Ruy, seeing his wife’s breathing increase, murmured words only she could hear: “My love, you must be calm. Your staff all looks to you; if you panic, they shall surely do so, also.”
She closed her eyes. “I know, Ruy. But it’s my dad out there, and Rita, and Tom: all the up-time family and friends I have left in this—in your—world. I should never have had them stop in Chiavenna. Never.”
Ruy ran what he hoped was a soothing palm down her firm arm until he could hold her hand—low, where no one might see. Feeling his fingers, she clutched hard, almost as a frightened child might have. And in that hungry grasp—so incongruous in his strong wife—Ruy found the answer to an aspect of up-time behavior that had perplexed him for many months.
Despite the advantages in technology and knowledge enjoyed by the up-timers—the twentieth-century Americans who had become time-stranded refugees in seventeenth-century Germany—they often seemed paralyzed into inaction by fear of loss. It was not cowardice, for even the most stalwart up-timers evinced this tendency. So Ruy had been unable to conjecture a common cause for this up-time trait until, just three days ago, during a radio communiqué with his wife, Prime Minister Mike Stearns of the USE had used the phrase “risk aversive.” Ruy had understood the term’s meaning, but only now—triggered by the clutch of his wife’s hand—did its underlying emotional contexts become clear.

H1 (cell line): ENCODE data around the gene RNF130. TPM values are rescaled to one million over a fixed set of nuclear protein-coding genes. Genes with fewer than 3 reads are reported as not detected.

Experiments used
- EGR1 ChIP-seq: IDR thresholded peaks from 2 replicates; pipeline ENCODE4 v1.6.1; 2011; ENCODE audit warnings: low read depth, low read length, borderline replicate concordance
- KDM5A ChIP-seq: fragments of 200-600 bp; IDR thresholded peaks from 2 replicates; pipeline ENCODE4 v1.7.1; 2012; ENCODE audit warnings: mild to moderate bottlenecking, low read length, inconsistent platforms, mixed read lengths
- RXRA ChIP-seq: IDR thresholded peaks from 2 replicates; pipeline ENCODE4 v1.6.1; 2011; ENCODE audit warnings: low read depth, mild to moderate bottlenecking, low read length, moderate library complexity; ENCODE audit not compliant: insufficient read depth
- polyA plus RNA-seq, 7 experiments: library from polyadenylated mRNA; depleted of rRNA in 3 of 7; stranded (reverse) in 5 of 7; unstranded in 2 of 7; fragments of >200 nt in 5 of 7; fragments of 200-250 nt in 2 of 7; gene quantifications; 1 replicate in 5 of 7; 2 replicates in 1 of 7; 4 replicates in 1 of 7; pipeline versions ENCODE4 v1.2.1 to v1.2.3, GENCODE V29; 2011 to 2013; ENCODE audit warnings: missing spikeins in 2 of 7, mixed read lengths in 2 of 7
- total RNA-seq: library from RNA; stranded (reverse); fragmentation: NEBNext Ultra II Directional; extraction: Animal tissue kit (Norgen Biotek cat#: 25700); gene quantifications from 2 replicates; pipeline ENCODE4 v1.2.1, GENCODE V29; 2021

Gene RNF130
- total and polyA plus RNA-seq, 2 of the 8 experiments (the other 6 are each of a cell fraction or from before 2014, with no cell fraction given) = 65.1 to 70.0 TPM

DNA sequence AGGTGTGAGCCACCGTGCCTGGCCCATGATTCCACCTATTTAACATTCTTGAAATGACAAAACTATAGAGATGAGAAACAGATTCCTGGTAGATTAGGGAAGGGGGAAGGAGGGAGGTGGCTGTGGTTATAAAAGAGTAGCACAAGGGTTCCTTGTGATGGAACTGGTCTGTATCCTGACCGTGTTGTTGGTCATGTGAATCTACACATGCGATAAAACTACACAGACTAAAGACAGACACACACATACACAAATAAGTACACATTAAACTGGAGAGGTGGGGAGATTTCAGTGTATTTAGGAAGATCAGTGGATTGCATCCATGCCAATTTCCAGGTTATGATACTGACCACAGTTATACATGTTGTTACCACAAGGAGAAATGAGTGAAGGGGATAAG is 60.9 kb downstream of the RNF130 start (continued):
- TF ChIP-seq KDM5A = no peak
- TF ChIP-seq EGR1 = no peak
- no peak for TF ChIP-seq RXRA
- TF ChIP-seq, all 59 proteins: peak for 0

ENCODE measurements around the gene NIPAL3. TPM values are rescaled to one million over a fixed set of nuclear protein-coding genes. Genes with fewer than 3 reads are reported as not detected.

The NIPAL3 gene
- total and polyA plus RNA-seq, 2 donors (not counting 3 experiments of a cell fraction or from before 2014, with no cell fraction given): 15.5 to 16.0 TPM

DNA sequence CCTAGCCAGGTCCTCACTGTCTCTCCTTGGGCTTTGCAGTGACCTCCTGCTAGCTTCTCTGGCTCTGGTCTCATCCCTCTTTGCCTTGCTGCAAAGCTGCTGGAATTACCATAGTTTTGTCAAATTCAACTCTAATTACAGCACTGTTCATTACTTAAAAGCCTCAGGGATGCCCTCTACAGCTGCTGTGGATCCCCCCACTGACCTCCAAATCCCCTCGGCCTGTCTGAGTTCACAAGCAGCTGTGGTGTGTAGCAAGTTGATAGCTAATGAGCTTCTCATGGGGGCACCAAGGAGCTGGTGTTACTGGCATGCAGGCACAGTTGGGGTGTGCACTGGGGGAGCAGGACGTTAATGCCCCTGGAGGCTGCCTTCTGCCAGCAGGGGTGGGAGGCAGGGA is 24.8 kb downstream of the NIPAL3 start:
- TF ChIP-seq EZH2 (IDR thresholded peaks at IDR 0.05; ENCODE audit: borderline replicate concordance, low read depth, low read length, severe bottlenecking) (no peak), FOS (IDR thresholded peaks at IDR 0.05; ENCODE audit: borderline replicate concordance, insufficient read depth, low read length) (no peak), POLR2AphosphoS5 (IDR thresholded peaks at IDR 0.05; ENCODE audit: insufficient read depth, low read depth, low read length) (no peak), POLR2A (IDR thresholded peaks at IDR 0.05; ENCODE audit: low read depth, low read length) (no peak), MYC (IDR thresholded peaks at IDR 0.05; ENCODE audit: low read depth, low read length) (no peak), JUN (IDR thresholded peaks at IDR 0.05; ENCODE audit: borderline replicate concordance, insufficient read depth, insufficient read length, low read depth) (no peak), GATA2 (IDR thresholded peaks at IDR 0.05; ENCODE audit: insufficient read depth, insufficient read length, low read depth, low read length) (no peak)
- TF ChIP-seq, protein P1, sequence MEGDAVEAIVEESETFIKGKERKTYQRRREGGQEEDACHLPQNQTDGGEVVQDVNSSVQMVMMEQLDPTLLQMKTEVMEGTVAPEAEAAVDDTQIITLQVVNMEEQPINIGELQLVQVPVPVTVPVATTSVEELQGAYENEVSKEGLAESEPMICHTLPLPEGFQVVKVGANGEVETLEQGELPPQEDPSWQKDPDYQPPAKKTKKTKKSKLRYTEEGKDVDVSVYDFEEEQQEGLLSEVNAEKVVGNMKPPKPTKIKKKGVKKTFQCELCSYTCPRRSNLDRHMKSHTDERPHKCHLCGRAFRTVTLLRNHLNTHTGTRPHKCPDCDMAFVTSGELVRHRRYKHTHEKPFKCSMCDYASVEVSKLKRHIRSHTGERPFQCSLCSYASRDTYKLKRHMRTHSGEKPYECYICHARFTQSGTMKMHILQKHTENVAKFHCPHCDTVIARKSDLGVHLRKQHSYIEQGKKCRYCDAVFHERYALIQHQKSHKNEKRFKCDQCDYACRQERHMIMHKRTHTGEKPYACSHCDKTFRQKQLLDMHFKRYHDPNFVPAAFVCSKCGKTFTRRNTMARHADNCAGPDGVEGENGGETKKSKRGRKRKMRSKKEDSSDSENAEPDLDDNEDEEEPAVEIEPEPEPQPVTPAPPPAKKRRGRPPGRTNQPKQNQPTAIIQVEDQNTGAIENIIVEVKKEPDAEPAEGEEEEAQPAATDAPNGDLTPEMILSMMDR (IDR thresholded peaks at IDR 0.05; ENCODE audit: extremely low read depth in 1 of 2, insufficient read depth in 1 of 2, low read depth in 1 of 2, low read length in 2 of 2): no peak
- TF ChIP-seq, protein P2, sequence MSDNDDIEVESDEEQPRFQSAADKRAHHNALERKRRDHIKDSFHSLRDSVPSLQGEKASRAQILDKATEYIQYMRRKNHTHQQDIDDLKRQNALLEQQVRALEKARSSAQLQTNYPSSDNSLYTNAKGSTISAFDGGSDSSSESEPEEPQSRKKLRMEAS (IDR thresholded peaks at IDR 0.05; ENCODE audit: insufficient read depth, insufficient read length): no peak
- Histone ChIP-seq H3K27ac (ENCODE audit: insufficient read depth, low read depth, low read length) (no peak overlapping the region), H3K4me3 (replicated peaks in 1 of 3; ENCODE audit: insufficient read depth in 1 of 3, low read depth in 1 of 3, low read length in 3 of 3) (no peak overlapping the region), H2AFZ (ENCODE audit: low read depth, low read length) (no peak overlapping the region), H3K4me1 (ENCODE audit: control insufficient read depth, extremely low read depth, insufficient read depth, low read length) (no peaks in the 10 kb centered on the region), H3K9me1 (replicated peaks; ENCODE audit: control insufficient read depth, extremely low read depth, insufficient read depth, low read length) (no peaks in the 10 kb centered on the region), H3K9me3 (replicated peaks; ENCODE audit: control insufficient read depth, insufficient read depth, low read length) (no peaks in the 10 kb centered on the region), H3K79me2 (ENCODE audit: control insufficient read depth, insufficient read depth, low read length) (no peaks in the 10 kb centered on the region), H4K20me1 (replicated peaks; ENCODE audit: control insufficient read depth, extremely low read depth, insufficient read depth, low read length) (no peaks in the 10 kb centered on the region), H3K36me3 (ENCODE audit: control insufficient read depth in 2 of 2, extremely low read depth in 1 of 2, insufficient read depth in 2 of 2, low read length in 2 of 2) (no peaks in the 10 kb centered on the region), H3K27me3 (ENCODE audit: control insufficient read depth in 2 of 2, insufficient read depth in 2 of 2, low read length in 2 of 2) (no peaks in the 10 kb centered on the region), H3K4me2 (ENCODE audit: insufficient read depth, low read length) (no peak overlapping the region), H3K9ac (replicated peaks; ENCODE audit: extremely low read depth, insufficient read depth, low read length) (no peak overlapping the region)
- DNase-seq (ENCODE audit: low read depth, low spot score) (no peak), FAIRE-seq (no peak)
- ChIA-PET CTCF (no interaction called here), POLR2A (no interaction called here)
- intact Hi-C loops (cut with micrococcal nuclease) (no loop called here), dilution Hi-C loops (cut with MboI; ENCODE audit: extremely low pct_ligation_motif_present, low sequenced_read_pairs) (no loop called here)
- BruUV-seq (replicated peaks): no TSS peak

In the up-timers’ world—that of the rather improbable year 2000 AD that had been home to the even more improbable democratic republic of the United States of America—almost all risk had been reduced dramatically. War, shipping, mining—even flying huge rockets to the moon—had to satisfy safety requirements that were almost comical by Ruy’s standards. For people born in his time, great undertakings inevitably involved great risk. The seas routinely swallowed sailors, the mountains buried miners, and pestilences and famine took their toll upon all the children of the Earth, no matter their location or station in life. Life was a gamble, at best.